Friday, March 11, 2016



G. Bruce Boyer, renowned menswear expert and author of the classic menswear manual, True Style, is famous for saying that a great suit releases ‘unfulfilled potential’ in a man. He credits the 30s as being an “epoch of unparalleled elegance in menswear”. The reason, he insists is a simple one – at the time, “the level of sophistication for the average man matched that of the rich”. This simple observation stimulates so many assumptions, however, it is easy to understand why the 30s holds such prestige in menswear history – the decade brought about iconic firsts such as the creation of the classic double-breasted suit.
Men’s suits are typically distinguished based on their production process. The main categories are ready-to-wear, made-to-measure and bespoke. Ready-to-wear allows customers to buy a finished suit in-store. Made-to-measure offers customers finished suits which can be fitted to the individual’s size. While this option offers more control in terms of fitting, it does not compare to bespoke, which provides the ultimate form of customization and gives the customer complete control over the design process. The main difference between the two is perfectly captured in Master Tailor, Toby Luper’s famous quote, “It’s like comparing a Jaguar with a Bentley – both are amazing quality cars, but one is primarily made by machine and the other by hand.
Bespoke is the menswear equivalent of haute couture and literally translates into made-to-order clothing. Although its origins trace far back into history, it's back on the radar for the same old reason, a good suit lasts a lifetime. When asked why he prefers bespoke suits, Lim Chae Yeong, a local menswear enthusiast and Buyer at John Medley, says “the right suit will truly convey the individual, and highlight his best features”. He adds that while some men may look better in suits, most look best in well-made suits. In a 2015 interview with CNBC, Marshall Cohen, the Chief Industry Analyst at NDP Group refers to bespoke tailoring as “an underground market that is now at the street level”. According to him, “nobody knew about bespoke before unless you were wealthy, (and) now the common man is wearing them”.  
Considering bespoke? The benefits are plenty and obvious. Bespoke offers customers the ultimate in fit while providing a strong sense of individuality that is achieved through the process of customizing a suit that meets their every specification and desire. The process of hand-making suits is sustainable and offers value for the customer and tailor, in return. While these benefits are reason enough to go bespoke, the hefty price tag associated with custom-made discourages most people.
In Lim’s own words a suit tells the story of a man’s pride – conveying just what he wants the world to see, whether it be power, professionalism, or sophistication. While most menswear experts have a strong preference for custom-made suits, Lim advises men looking to try bespoke to opt for a few functional pieces first –better yet, he insists on starting with custom-made shirts to get a great sense of the difference between a ready to wear and a bespoke garment.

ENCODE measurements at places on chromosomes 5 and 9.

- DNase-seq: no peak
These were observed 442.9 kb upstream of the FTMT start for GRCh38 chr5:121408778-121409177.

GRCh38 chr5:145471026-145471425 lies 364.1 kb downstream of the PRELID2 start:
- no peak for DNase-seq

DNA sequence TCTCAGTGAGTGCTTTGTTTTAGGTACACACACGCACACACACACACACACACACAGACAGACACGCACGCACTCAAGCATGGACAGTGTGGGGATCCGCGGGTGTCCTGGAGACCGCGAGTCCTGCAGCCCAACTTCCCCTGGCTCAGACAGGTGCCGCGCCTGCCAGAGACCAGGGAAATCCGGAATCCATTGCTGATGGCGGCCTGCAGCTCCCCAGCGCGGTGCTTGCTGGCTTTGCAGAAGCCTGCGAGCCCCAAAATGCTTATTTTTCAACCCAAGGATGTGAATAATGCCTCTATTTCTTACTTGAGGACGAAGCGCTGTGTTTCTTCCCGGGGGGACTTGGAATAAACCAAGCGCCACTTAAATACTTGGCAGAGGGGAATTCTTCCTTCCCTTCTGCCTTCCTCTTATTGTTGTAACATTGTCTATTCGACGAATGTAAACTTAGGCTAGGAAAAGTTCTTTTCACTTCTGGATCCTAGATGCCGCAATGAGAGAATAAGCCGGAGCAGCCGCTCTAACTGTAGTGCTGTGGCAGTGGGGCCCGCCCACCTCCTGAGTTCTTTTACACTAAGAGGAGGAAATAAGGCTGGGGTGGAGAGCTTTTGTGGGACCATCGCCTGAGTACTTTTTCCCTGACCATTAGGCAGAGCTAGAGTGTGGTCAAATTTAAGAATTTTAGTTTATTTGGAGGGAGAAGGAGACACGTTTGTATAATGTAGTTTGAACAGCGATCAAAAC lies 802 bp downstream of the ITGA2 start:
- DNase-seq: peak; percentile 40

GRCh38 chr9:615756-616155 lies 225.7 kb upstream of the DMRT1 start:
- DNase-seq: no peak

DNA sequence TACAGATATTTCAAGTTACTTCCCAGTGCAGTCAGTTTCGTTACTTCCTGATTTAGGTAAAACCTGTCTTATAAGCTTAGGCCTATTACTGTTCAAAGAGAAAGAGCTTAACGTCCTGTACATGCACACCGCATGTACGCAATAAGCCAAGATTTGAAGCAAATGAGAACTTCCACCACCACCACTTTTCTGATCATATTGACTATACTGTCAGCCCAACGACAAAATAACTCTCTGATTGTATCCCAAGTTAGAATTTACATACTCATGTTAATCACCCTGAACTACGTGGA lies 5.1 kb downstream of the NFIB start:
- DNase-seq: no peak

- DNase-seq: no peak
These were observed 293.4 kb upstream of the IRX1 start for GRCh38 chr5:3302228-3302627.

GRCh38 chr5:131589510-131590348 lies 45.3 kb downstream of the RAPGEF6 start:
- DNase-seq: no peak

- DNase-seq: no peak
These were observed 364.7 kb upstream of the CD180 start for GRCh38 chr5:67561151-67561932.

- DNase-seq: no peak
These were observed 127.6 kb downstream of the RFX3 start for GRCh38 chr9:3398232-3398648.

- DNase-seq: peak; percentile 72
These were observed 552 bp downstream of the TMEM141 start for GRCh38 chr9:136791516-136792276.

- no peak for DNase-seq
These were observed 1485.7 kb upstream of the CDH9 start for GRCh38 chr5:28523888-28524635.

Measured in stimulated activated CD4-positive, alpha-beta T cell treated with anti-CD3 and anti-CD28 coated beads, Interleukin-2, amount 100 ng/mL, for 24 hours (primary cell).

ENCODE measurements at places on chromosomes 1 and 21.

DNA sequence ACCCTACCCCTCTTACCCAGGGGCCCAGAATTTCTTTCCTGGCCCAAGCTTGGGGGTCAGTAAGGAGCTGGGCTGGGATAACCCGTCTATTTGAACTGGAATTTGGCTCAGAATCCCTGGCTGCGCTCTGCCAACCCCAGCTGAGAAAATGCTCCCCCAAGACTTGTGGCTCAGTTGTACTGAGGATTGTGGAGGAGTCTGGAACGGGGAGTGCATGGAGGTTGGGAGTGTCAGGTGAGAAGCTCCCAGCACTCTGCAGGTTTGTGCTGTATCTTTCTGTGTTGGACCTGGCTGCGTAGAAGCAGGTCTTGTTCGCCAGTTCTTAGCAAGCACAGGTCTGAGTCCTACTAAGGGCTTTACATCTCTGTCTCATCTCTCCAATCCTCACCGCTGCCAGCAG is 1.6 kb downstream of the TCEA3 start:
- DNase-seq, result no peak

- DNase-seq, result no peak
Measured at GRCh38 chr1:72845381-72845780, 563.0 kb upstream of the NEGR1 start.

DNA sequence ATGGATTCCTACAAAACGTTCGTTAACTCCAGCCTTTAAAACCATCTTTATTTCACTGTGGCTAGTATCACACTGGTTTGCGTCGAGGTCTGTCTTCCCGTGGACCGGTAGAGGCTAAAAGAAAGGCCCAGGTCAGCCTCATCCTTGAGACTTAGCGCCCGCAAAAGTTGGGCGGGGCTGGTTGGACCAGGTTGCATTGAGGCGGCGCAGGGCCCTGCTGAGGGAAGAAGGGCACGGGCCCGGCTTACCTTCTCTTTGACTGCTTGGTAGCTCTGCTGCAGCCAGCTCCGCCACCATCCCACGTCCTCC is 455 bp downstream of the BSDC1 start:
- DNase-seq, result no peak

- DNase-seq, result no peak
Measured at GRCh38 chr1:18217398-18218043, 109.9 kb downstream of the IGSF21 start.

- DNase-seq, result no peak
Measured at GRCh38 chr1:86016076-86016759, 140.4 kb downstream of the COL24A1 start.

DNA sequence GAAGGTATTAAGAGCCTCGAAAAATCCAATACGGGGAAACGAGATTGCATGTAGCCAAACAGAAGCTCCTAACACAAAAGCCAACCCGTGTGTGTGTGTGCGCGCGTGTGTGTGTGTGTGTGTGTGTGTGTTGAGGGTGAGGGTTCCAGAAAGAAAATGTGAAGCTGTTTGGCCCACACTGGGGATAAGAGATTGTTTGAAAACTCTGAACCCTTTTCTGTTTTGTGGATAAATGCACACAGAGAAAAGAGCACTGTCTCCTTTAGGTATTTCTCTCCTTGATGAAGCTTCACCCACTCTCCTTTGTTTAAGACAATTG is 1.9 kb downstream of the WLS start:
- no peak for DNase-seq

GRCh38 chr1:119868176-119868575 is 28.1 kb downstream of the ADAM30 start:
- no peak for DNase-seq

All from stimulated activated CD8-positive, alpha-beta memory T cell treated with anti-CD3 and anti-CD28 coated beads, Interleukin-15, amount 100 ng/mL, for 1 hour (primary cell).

Bespoke provides a tailored fit to customers that extends beyond individual sizing to include a compatibility with the individual’s lifestyle. The result of working closely with a tailor to develop an individual pattern based solely on the customer’s sizing, is a garment that offers a one-of-a-kind fit that is specific to the wearer. Most custom suits are created with the idea of timelessness in mind, for example, tailors would often attach excess fabric to the lining of suits for future adjustments that may be required due to changes in the wearer’s body.  In his book, True Style, Boyer emphasizes the need for an experienced tailor’s keen eye when finding the perfect fit. By paying close attention to an individual’s stance, build, and posture a good tailor can create a fit that is not solely reliant on the measuring tape but also accounts for the little nuances that are unique in nature and typical in every body type.  
The fitting process is the most important element of getting a suit custom made. After the initial fitting, tailors meet with clients for several more fittings over the course of constructing the suit. The construction process can take up to 55 hours if the suit is completely hand-made. With each fitting building on the last, the result is always a perfect fit.  
Upon initial consultation, Boyer says that professional tailors will often ask clients specific questions such as what they typically carry around in their pockets in order to create a functional ease for accommodation or how they intend to live in their custom suit. This type of information assist tailors in creating a suit that truly takes the individual's lifestyle needs into consideration. When asked how he initially picks out a tailor, Lim emphasizes the need for a compatibility in personal style. He also adds that the average age of clientele plays an important role when deciding on a tailor. In his opinion, a tailor with a younger clientele may be better off creating trendy styles that appeal to a younger demographic while one with a more mature clientele would likely create garments that attract individuals with a more traditional aesthetic.
In the words of Colin Firth in his role as Harry Hart in Kingsman: The Secret Service, “A suit is a modern man’s armor”, and while the film showcases spies meticulously disguised in dapper-style menswear, the message is clear, the right armor conceals that which the knight requires hidden and projects the illusion of power and grace.

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